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So, is office space a good bet? The market seems to shift (and could shift again)

From January 2016 presentation by Greenland
 Forest City Partners to Department of City Planning
So, what's the market for Atlantic Yards/Pacific Park office space?

Despite the anticipated shortfall mentioned in a Greenland Forest City Partners presentation to the Department of City Planning in January, in the short run, the Brooklyn market seems to have cooled.

Maybe that means that the Atlantic Yards/Pacific Park space planned would hit the market when the need recurs.

But it also may mean the developers seek to retain flexibility, so instead of building an "iconic" office tower at Site 5 they just might build lots of housing.

The slowdown

Bloomberg News (via Crain's) tells us Brooklyn office developers chasing tech tenants face a slowdown:
Leasing in Manhattan by tech, advertising, media and information tenants—known to real estate brokers by the acronym TAMI—fell in the second quarter to the lowest level in more than three years, according to Cushman & Wakefield. Such firms added just 1.21 million square feet in the borough. That's a 43% drop from the space leased in the first quarter.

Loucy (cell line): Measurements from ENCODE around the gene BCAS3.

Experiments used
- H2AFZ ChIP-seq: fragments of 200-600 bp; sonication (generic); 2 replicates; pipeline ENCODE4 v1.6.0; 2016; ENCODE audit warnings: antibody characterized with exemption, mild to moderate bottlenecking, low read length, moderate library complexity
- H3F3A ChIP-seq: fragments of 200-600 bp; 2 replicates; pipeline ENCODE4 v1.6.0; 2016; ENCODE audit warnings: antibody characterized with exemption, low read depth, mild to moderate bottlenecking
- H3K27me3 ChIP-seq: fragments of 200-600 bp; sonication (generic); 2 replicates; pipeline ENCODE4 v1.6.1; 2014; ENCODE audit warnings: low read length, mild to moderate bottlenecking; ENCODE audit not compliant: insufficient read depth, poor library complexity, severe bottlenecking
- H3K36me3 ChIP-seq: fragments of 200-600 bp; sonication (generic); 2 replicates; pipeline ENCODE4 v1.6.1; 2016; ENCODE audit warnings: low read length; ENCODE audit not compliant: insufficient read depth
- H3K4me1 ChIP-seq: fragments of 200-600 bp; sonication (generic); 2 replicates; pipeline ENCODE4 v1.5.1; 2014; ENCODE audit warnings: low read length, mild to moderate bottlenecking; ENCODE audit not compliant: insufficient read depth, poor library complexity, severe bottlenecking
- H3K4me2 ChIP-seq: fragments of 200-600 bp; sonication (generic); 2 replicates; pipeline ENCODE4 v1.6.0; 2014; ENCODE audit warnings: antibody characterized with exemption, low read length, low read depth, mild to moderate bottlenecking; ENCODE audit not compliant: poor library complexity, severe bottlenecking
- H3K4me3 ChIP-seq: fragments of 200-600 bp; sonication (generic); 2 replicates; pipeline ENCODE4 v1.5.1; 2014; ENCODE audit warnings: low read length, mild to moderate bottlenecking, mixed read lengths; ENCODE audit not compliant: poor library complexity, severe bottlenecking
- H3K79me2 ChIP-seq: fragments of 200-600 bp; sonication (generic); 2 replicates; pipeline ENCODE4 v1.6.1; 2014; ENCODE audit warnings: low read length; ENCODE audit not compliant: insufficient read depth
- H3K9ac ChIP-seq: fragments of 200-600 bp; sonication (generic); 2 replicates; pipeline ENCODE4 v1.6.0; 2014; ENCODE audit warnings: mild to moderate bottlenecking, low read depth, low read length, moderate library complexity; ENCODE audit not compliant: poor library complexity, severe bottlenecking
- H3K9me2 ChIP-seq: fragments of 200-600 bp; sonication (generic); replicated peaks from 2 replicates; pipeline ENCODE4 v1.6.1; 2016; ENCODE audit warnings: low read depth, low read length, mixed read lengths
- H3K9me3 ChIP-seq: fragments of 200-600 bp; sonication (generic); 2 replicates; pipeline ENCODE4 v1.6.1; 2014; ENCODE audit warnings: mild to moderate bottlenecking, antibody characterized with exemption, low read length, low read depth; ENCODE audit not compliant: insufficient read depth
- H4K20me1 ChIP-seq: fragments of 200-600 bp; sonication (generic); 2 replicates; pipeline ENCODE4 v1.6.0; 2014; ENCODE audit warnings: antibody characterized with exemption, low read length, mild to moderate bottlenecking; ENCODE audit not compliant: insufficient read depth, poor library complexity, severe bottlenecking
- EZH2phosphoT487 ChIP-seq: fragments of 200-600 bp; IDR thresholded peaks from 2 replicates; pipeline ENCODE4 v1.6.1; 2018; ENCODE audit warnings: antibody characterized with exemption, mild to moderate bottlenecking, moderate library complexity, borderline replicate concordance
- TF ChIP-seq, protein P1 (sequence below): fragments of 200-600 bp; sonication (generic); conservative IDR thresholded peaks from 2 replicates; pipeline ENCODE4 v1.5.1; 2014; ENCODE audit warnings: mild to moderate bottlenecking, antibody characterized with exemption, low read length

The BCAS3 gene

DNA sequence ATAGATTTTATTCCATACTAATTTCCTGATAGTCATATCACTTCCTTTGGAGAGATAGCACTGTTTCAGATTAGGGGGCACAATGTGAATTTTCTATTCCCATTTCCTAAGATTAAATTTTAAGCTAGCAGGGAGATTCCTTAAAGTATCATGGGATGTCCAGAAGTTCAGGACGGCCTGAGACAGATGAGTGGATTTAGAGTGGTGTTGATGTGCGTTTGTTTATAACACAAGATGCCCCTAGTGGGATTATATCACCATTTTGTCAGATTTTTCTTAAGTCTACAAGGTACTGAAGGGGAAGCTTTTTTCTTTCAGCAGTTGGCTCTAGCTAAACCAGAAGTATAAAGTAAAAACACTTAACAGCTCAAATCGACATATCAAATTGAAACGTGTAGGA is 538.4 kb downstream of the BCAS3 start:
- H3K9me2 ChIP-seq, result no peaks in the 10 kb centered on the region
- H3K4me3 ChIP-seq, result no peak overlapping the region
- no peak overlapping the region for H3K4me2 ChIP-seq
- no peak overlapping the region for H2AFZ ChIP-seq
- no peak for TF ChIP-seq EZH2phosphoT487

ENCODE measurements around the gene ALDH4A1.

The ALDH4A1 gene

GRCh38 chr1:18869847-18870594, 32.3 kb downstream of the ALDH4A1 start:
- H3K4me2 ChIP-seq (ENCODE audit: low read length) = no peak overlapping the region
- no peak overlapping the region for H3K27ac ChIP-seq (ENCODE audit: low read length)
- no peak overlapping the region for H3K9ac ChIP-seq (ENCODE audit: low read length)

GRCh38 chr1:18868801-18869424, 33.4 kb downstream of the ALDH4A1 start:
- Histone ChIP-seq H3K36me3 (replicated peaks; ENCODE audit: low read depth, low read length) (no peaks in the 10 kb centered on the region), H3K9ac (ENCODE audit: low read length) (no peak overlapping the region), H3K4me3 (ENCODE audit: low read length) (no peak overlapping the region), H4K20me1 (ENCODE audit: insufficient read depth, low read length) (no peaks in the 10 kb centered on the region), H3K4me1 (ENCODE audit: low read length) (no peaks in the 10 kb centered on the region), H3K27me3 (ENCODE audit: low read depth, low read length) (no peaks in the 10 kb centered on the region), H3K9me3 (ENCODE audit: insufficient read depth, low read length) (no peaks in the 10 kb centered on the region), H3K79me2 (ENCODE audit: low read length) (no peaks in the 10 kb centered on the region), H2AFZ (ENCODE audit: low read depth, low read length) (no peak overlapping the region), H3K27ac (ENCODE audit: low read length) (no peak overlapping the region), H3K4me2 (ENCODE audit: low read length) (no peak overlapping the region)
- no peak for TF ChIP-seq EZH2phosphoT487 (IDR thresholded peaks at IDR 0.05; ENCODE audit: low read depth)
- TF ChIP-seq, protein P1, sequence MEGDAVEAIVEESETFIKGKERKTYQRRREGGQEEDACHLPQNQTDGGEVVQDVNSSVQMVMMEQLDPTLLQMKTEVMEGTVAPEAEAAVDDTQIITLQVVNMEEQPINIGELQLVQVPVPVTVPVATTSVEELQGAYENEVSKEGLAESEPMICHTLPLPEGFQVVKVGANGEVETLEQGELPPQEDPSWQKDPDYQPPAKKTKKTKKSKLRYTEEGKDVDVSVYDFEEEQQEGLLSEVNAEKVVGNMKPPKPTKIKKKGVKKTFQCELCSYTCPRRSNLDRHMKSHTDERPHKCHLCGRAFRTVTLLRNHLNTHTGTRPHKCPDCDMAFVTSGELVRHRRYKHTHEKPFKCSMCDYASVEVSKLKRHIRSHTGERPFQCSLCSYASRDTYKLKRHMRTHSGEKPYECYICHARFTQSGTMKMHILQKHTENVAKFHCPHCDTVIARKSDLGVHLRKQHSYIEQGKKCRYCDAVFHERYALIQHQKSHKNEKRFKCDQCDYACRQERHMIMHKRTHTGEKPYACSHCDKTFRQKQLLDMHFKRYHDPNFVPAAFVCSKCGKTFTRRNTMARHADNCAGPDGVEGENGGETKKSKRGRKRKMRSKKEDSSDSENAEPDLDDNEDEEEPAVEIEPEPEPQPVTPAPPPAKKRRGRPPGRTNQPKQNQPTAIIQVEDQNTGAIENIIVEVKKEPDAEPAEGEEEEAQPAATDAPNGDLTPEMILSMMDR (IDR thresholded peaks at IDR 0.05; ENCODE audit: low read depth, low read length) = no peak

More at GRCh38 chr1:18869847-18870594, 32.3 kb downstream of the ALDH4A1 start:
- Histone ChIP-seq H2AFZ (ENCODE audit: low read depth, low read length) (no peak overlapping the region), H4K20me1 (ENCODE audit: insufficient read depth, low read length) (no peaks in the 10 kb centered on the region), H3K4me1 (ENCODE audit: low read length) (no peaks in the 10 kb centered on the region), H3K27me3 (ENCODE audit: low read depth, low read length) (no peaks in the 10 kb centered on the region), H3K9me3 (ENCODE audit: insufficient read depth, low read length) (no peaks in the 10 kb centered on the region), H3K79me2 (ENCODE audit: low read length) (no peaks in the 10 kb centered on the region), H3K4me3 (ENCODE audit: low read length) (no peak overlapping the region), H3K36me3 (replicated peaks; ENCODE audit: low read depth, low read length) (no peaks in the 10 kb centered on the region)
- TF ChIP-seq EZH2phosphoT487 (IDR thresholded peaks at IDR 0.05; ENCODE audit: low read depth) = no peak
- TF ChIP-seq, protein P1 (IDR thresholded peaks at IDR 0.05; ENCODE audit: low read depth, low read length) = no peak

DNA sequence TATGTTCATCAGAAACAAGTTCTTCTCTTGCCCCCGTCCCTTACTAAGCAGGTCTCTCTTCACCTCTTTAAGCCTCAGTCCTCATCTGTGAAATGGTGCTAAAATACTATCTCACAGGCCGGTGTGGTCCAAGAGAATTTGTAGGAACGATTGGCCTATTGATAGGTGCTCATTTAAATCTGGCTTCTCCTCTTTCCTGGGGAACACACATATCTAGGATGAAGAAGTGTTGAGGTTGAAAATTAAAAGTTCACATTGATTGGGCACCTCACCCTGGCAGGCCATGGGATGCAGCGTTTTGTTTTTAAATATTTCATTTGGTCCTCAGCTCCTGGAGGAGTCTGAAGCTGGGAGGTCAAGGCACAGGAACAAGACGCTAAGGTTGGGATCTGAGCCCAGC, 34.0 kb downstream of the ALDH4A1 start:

Demand is cooling as development across the East River surges, with 9.6 million square feet of Brooklyn offices slated for completion by the end of 2020. Developers and investors behind projects including the former Domino Sugar plant, the Watchtower Building and the retired Schlitz Brewery are aiming to draw TAMI tenants, and Brooklyn's emergence as one of the U.S.'s top tech centers is threatened unless there's a reversal of the slowdown.
Some delays may be coming:
"Demand will still come from TAMI" as well as other sectors "as Brooklyn remains a hot market," [Richard] Persichetti [Cushman's research director for the Northeast] said in an email. Still, at least some Brooklyn office developments are likely to be pushed back to the next real estate cycle, he said. "There is no way to tell which projects will be built."
That's vague, but that also may be cause for concern. Only a specific big time tenant would pay the premium to be at Site 5, especially when other major options--the Domino Sugar site, the former Watchtower sites--remain available, albeit not nearly as close to transportation hubs.

The long-term factor

Tucker Reed, the outgoing president of the Downtown Brooklyn Partnership (and thus champion of
developers and landlords), told Bloomberg, ,"I totally disagree with the premise that the innovation economy is slowing in Brooklyn."

Well, maybe, maybe not, but the amount of space being leased did go down.

Like Forest City Ratner CEO MaryAnne Gilmartin, he thinks that new Brooklyn residents will "soon begin to demand increased office options."

That's plausible, but that also doesn't necessarily move the needle on a trophy office building at Site 5 or a huge additional office tower at B4, on the northeast flank of the arena. At least one of them needs an anchor tenant. So stay tuned.

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